NEWARK, N.J. (CBSNewYork/AP) — Starting next month, NJ TRANSIT riders will have to deal with schedule and other changes as service is reduced for months to speed up installation of a new safety system.

NJ TRANSIT is supposed to have a crash prevention system, called positive train control, installed on all of its trains by the end of the year.

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The federal government mandated the system on all commuter trains by Dec. 31. But through the end of 2017, NJ TRANSIT reported it had only 35 of 440 locomotives equipped with the system and hadn’t finished installation on any of its 11 track routes.

Last week, the Federal Railroad Administration sent a letter expressing concern that NJ TRANSIT would miss the deadline to install the system.

That means NJ TRANSIT will have to reduce service as it works to install the system on its tracks and cars, mostly impacting customers on the Northeast Corridor, North Jersey Coast Line, Morris & Essex and Pascack Valley lines

Starting next month at certain times, trains will be discontinued and train stop locations could change, lasting until at least the end of the year.

“Often times there are already delays, so I think it will be a little bit challenging,” one commuter said.

“Will have to make adjustments at work,” said another.

And it’s not just the system that needs to be installed. Employees also have to be trained. Rail expert Robert “Buzz” Paaswell doesn’t believe there will be too much of a noticeable disruption to service.

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“The installation and testing could take up to a month with all the testing and back and forth,” he said. “It’ll be an annoyance perhaps sometimes or you’ll rush to get your usual train going home and it’s not there, but you’ll realize that in the long run, this is going to prevent accidents so it’s worthwhile.”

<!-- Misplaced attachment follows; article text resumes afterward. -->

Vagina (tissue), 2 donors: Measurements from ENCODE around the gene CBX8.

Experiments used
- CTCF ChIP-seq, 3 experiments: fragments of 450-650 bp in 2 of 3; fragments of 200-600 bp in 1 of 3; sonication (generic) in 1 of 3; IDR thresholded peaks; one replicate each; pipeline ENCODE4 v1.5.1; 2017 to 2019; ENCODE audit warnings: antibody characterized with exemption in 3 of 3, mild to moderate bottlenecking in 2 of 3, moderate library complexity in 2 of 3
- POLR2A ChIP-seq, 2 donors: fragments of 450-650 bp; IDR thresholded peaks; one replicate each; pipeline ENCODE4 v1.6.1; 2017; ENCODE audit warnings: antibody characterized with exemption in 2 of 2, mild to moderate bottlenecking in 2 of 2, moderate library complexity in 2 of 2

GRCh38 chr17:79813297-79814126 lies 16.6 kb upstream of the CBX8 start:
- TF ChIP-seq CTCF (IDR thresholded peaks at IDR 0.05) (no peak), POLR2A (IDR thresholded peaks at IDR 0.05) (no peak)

He also doesn’t believe NJ TRANSIT will made the deadline that was already pushed from 2015 to 2018.

PTC is an emergency braking system that stops a train if it’s going too fast. In the aftermath of a 2008 commuter rail crash in California that killed 25 people, the government required commuter and freight railroads to have the system installed.

NJ TRANSIT could get a two-year extension to finish installing PTC if it meets certain benchmarks by the end of the year, such as installing all system hardware and completing employee training. But even that is in doubt, according to last week’s FRA letter.

Last month, NJ TRANSIT Executive Director Kevin Corbett said an overnight test of the system on tracks in Morris County had been successful and that he was more confident than he had been when he assumed the position a month earlier. But he stopped short of saying NJ TRANSIT would meet the 2018 deadline.

“We are doing everything in our power to install this important safety technology as quickly as possible,” Corbett said in an email Thursday. “I ask for customers’ patience during this process as the end result is a safer railroad for everyone.”

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